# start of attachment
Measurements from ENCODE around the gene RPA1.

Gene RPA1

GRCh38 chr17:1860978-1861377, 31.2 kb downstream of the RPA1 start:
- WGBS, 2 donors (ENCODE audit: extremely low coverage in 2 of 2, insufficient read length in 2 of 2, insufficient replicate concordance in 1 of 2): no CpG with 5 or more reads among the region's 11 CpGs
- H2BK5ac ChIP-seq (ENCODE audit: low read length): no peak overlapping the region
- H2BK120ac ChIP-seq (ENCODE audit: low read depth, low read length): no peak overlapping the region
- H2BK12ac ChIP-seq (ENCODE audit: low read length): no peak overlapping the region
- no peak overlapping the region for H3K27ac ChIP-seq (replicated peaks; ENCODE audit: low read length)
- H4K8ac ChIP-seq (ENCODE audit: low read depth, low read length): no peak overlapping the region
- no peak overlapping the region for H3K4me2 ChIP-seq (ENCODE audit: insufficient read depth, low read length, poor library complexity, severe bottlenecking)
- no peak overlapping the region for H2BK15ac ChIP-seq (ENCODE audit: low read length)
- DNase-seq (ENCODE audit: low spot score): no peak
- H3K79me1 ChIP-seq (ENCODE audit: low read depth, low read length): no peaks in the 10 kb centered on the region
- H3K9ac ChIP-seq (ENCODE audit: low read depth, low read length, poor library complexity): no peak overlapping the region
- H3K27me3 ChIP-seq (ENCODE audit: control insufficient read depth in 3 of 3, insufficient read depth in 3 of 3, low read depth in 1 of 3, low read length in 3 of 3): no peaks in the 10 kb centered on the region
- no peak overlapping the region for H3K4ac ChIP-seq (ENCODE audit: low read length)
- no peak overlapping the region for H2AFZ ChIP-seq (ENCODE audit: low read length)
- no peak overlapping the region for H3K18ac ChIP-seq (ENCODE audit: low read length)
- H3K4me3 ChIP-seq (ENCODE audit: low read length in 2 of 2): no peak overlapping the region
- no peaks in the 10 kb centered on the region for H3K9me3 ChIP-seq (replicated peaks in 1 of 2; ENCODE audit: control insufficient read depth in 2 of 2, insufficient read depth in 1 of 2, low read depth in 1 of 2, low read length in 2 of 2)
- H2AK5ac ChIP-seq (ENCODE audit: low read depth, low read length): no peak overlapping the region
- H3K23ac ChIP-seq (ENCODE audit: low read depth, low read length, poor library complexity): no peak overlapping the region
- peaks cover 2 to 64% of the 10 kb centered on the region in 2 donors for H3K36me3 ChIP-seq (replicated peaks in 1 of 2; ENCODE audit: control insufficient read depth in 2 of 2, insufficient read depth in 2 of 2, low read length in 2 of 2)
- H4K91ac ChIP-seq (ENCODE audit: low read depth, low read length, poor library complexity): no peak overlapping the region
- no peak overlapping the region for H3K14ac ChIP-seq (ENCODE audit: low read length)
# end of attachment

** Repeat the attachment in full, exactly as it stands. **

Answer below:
Measurements from ENCODE around the gene RPA1.

Gene RPA1

GRCh38 chr17:1860978-1861377, 31.2 kb downstream of the RPA1 start:
- WGBS, 2 donors (ENCODE audit: extremely low coverage in 2 of 2, insufficient read length in 2 of 2, insufficient replicate concordance in 1 of 2): no CpG with 5 or more reads among the region's 11 CpGs
- H2BK5ac ChIP-seq (ENCODE audit: low read length): no peak overlapping the region
- H2BK120ac ChIP-seq (ENCODE audit: low read depth, low read length): no peak overlapping the region
- H2BK12ac ChIP-seq (ENCODE audit: low read length): no peak overlapping the region
- no peak overlapping the region for H3K27ac ChIP-seq (replicated peaks; ENCODE audit: low read length)
- H4K8ac ChIP-seq (ENCODE audit: low read depth, low read length): no peak overlapping the region
- no peak overlapping the region for H3K4me2 ChIP-seq (ENCODE audit: insufficient read depth, low read length, poor library complexity, severe bottlenecking)
- no peak overlapping the region for H2BK15ac ChIP-seq (ENCODE audit: low read length)
- DNase-seq (ENCODE audit: low spot score): no peak
- H3K79me1 ChIP-seq (ENCODE audit: low read depth, low read length): no peaks in the 10 kb centered on the region
- H3K9ac ChIP-seq (ENCODE audit: low read depth, low read length, poor library complexity): no peak overlapping the region
- H3K27me3 ChIP-seq (ENCODE audit: control insufficient read depth in 3 of 3, insufficient read depth in 3 of 3, low read depth in 1 of 3, low read length in 3 of 3): no peaks in the 10 kb centered on the region
- no peak overlapping the region for H3K4ac ChIP-seq (ENCODE audit: low read length)
- no peak overlapping the region for H2AFZ ChIP-seq (ENCODE audit: low read length)
- no peak overlapping the region for H3K18ac ChIP-seq (ENCODE audit: low read length)
- H3K4me3 ChIP-seq (ENCODE audit: low read length in 2 of 2): no peak overlapping the region
- no peaks in the 10 kb centered on the region for H3K9me3 ChIP-seq (replicated peaks in 1 of 2; ENCODE audit: control insufficient read depth in 2 of 2, insufficient read depth in 1 of 2, low read depth in 1 of 2, low read length in 2 of 2)
- H2AK5ac ChIP-seq (ENCODE audit: low read depth, low read length): no peak overlapping the region
- H3K23ac ChIP-seq (ENCODE audit: low read depth, low read length, poor library complexity): no peak overlapping the region
- peaks cover 2 to 64% of the 10 kb centered on the region in 2 donors for H3K36me3 ChIP-seq (replicated peaks in 1 of 2; ENCODE audit: control insufficient read depth in 2 of 2, insufficient read depth in 2 of 2, low read length in 2 of 2)
- H4K91ac ChIP-seq (ENCODE audit: low read depth, low read length, poor library complexity): no peak overlapping the region
- no peak overlapping the region for H3K14ac ChIP-seq (ENCODE audit: low read length)